I’m not reporting on a potential trade. Let’s get that out of the way, for aggregation’s sake. But, if the Jazz were to hypothetically make a trade with Charlotte involving Rudy Gobert, I do not see Gordon Hayward being a part of that hypothetical deal.

Should the Jazz tank next season to try to get Victor Wembanyama? – Jack M.

Barring injury, the Jazz will most likely be too good to tank next season. By the way, Wembanyama is the very definition of a generational prospect. Some team is going to get very, very lucky to be in a position to draft him.

What would you say was the problem with the offense this postseason? Is it simply bad luck? Players were worn down? Non-flexible offense? It’s disheartening that the offense that they’ve worked so hard to improve laid a big egg when it really mattered. – Ryan J.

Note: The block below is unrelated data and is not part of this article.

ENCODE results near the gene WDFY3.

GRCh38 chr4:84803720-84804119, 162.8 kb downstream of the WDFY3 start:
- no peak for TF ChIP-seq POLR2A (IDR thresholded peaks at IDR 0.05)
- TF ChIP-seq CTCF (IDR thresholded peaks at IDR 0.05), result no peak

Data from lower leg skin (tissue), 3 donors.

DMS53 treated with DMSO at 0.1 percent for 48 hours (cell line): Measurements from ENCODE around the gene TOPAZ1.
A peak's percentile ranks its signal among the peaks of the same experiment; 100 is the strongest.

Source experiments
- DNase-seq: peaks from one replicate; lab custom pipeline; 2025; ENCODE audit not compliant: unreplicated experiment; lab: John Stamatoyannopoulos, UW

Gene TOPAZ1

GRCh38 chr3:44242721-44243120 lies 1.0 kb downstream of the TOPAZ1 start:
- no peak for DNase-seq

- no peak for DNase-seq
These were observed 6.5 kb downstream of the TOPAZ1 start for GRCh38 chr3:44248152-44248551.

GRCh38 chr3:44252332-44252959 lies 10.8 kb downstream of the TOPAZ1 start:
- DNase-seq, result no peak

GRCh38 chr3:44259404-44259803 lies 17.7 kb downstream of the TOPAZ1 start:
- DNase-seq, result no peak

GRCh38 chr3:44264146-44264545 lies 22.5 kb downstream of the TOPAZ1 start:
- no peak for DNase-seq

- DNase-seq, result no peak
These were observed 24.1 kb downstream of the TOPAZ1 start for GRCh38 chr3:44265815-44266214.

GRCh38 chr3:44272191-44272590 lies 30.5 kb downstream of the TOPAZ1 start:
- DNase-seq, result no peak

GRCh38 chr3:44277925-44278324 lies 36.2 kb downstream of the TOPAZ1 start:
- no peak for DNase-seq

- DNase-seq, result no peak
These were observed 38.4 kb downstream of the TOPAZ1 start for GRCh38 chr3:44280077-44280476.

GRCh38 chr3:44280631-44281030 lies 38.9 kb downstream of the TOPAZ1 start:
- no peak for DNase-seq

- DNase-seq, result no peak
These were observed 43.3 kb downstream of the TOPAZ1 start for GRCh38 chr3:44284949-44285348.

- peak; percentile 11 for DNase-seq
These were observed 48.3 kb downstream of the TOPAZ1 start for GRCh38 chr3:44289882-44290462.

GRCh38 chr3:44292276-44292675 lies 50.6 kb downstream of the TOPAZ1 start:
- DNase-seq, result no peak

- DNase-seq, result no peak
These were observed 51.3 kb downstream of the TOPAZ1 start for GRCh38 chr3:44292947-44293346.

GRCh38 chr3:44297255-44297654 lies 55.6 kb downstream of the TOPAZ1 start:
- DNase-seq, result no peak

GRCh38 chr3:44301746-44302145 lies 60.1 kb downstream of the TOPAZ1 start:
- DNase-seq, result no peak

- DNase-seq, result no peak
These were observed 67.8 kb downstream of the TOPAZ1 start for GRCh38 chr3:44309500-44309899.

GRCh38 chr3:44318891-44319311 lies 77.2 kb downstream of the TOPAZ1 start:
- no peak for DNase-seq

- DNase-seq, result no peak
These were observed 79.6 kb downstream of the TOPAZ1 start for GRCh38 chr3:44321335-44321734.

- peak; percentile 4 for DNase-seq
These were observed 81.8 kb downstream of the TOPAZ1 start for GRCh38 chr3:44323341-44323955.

It was way too stagnant. Mitchell was not great, Gobert could not take advantage of smalls on switches, and Dallas’ switching defense did not allow for any pick-and-roll action. The Jazz missed all of their open shots at the basket, and they turned the ball over way too much. Jordan Clarkson was the only guard that could finish inside the paint. Bojan Bogdanovic expended so much energy defending Luka Doncic that it sapped him offensively when the Jazz needed him to be a lynchpin.

It was certainly a myriad of issues.

More Jazz coverage from Tony Jones:

(Photo of Rudy Gobert: Glenn James / NBAE via Getty Images)